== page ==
In this section we offer you some criteria that you should consider before deciding to buy your motorbike alarm. We are sure that you will find them useful and that once you have reviewed them you will make the best purchasing decision.
- Power supply
- Alarm intensity
This criterion is very important because although we want a sensitive alarm, an extremely sensitive alarm can be counterproductive. It is of no use to us if it goes off at the slightest provocation, because when it is really being stolen, we will not pay any attention to it.
The best way to find out if the model you are looking at is too sensitive is to read the product reviews. There you will corroborate the experiences of previous buyers and you will know how sensitive the alarm is. We recommend that you choose one that is not so sensitive to avoid false alarms and make sure you act in time when it goes off.
It is important that you take into account a few things to ensure that your motorbike alarm will withstand the rough use it will be subjected to. It won't do you much good to have an alarm that you have to continually replace. You need to have complete confidence in your security system.
Waterproof. It sounds obvious, but many motorbike alarms neglect this aspect because they assume that the alarm will be hidden. But motorbikes are vehicles that are always in contact with the elements, so we recommend that you make sure the manufacturer guarantees water and corrosion resistance.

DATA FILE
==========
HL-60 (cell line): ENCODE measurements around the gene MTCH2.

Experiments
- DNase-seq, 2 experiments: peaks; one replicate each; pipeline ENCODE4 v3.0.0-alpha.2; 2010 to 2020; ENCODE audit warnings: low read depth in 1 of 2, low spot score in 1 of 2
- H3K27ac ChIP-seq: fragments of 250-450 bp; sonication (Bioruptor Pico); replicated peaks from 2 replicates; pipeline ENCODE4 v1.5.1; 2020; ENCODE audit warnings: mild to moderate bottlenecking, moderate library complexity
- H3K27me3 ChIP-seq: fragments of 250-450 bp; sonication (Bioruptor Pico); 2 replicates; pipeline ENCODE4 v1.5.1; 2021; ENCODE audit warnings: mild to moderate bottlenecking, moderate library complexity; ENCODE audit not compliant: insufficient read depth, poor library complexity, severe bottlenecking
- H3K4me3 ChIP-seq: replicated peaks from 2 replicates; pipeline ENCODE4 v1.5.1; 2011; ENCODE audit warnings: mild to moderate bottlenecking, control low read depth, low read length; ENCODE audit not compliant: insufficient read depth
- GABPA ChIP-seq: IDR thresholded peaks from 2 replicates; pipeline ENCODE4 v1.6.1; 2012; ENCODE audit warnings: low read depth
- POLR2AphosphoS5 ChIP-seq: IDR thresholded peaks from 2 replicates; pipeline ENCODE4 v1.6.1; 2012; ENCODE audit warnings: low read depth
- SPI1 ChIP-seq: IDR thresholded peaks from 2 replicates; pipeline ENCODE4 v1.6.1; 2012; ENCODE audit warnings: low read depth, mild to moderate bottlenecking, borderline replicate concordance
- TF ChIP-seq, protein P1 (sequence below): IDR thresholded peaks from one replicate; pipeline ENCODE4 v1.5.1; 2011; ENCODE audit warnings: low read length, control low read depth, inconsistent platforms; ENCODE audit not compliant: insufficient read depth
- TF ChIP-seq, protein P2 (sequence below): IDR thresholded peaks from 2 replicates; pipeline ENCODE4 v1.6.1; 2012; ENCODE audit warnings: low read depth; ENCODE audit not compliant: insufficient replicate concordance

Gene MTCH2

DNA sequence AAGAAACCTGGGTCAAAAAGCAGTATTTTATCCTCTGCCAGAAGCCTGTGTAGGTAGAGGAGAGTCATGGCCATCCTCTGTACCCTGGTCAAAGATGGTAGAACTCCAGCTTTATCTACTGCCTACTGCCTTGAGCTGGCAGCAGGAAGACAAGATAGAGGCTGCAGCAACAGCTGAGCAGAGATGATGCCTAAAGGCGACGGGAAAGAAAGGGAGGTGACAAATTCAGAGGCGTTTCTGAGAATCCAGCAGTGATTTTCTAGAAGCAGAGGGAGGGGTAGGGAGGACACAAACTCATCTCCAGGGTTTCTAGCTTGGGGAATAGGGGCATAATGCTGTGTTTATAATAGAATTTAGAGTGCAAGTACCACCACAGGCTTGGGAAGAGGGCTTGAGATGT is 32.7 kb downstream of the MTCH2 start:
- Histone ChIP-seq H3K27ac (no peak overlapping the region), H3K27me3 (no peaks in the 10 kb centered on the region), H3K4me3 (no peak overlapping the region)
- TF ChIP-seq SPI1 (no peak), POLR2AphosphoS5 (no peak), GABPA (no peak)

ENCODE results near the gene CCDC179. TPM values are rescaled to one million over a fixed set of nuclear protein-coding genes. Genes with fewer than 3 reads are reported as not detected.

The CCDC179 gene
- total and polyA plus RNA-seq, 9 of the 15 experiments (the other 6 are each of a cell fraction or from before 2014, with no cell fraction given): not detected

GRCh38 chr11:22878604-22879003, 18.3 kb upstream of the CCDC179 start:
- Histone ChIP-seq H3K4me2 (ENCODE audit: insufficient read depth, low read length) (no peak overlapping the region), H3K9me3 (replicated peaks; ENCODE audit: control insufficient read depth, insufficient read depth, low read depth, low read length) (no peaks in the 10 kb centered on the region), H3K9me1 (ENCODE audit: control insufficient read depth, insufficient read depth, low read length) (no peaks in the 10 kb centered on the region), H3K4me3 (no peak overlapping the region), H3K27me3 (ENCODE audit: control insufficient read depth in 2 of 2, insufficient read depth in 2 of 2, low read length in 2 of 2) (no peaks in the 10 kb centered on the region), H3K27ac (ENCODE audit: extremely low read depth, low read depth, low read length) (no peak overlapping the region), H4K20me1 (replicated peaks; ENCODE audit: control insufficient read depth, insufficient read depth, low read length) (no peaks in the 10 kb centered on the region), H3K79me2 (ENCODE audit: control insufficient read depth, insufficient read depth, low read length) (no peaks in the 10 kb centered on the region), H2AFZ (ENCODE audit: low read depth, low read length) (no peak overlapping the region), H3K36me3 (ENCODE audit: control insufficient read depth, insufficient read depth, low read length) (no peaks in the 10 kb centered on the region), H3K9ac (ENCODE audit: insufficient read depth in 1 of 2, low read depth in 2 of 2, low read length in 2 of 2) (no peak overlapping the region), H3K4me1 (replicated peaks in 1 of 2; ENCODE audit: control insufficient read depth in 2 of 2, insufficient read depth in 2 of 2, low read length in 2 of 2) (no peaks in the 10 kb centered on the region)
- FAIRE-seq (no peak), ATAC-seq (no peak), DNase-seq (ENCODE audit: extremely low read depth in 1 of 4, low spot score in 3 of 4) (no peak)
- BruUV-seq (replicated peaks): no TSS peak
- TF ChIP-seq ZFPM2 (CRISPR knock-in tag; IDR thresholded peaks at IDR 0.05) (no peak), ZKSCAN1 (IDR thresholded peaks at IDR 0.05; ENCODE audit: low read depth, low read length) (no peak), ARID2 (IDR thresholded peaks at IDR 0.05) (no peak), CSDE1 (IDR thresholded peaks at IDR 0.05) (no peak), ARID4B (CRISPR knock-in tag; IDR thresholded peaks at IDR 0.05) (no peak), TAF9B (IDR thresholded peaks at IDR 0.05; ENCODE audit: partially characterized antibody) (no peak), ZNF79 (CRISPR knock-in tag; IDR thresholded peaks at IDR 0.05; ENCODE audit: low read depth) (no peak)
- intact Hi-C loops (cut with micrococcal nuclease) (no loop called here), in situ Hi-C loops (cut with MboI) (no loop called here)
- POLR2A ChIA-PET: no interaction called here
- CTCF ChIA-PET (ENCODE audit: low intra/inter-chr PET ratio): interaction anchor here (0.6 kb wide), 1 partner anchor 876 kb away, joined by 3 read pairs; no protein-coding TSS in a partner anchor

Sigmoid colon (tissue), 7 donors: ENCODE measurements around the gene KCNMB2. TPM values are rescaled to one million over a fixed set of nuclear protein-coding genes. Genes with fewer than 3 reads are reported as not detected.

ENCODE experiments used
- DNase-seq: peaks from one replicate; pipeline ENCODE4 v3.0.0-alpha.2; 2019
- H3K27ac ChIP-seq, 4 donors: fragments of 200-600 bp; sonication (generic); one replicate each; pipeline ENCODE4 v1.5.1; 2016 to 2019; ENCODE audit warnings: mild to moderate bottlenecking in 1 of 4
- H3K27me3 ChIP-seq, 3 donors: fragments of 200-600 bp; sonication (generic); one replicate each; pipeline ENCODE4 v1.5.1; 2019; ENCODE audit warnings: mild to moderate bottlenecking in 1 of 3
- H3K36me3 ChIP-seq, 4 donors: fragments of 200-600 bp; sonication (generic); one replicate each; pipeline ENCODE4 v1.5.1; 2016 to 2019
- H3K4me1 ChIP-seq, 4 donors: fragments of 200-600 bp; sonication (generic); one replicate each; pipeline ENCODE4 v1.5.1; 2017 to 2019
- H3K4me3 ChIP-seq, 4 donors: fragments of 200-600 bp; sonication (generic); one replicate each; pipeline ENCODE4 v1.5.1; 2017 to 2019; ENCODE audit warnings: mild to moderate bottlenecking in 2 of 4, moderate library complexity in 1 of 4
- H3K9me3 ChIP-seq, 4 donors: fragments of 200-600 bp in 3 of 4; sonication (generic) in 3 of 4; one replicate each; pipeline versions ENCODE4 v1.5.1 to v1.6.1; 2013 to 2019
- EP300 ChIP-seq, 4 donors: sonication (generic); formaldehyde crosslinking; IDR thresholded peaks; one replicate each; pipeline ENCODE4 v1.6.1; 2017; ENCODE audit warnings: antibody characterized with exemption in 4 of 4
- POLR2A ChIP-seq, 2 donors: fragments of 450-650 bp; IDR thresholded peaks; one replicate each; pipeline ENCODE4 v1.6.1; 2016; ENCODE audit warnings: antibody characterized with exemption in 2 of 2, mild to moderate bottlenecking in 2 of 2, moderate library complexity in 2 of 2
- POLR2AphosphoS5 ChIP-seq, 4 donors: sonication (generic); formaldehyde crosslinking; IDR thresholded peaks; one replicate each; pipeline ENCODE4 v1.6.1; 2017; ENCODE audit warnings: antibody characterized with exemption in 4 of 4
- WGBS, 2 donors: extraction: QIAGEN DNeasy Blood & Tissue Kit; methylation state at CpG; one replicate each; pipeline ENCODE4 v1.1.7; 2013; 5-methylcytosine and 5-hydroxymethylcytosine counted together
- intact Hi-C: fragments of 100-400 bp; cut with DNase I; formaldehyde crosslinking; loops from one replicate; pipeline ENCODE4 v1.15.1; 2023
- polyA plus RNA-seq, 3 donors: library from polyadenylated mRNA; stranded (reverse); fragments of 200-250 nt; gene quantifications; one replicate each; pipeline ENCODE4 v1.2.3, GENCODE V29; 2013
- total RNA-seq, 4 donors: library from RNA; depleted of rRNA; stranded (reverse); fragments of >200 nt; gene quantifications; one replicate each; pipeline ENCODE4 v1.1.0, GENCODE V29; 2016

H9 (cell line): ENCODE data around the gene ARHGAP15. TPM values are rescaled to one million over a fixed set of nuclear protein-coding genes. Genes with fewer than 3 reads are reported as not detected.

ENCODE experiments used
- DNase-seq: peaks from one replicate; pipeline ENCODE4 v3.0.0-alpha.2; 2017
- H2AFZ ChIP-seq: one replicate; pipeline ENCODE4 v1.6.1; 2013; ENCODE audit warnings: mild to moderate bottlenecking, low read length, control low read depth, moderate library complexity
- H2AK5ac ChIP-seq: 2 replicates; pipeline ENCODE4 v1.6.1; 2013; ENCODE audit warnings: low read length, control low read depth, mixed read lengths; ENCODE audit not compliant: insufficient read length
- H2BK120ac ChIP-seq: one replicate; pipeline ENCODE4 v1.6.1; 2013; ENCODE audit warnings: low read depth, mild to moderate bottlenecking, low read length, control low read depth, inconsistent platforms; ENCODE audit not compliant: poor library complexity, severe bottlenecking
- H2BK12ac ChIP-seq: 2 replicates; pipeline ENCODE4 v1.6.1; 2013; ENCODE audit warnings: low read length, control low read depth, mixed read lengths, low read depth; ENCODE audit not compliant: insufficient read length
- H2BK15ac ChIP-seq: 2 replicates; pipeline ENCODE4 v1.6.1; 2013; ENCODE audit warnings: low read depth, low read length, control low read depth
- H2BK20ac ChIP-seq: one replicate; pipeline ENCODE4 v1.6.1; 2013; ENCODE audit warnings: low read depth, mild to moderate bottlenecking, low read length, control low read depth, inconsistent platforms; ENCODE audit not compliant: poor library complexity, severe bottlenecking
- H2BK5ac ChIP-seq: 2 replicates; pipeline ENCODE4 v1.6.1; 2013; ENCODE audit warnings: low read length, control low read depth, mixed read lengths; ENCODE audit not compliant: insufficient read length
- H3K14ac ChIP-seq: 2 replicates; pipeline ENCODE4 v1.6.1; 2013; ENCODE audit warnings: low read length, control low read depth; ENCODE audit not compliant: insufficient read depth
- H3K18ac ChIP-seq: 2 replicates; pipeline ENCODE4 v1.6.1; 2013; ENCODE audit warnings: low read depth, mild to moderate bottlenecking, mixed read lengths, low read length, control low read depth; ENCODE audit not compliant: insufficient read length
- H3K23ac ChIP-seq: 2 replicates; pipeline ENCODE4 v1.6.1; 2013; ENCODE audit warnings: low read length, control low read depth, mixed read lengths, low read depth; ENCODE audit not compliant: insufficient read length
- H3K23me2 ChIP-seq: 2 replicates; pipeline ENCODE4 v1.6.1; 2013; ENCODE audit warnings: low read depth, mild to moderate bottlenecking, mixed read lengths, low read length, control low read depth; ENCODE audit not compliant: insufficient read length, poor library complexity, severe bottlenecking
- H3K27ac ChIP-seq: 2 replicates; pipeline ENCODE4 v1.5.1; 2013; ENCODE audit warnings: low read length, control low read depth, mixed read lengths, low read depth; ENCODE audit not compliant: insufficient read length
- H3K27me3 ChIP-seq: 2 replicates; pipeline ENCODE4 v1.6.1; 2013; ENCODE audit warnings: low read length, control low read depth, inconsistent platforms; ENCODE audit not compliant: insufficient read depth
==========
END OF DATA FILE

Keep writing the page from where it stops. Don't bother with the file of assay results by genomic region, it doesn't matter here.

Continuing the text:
Materials. You should pay attention to the quality of the materials, especially if it is an alarm with a padlock. The lock must be resistant to cutting with saws, pliers or drills. We recommend that you look for stainless steel or zinc alloy to ensure the quality of the padlock.
Circuitry. Since your alarm will consist of an electrical circuit and a battery, it is essential that water cannot get into it. In addition, it must be constructed of quality materials. We recommend that your alarm has a system for recognising the condition of the circuit and battery, either with a light or sound indicator.
As mentioned above, motorbike alarms can be powered by batteries or directly from the electrical circuit. Both offer some advantages, but also disadvantages. Consider carefully what you need to get the most out of your investment.
Batteries. Battery-powered alarms give you the ability to easily install and uninstall your alarm. You will need to keep an eye on the life of the batteries and replace them as soon as they start to fail, but you can take them everywhere. We recommend this power source if you are looking for a lockable alarm.
Electrical circuit. This power supply allows the alarm to be permanently fitted to your bike. Some even allow you to control it remotely via a controller. We recommend you purchase this way of connecting your alarm if you are not looking for a lock and prefer to control it without having to use a key.
The sound produced by your alarm is measured in a unit called a decibel (dB). The decibels at which your alarm sounds will depend on the manufacturer's criteria and can be found in the product description. In general, motorbike alarms range from 100 dB to 130 dB.
It is always a good idea to look for loud alarms to attract attention, but be aware that they can be set off accidentally. If this happens while you are mounting or dismounting it, it can be dangerous, as your ears will be very close. We recommend that you look for an alarm that gradually increases in volume for your safety.
(Featured image photo: Benjamin Sibuet / 123RF)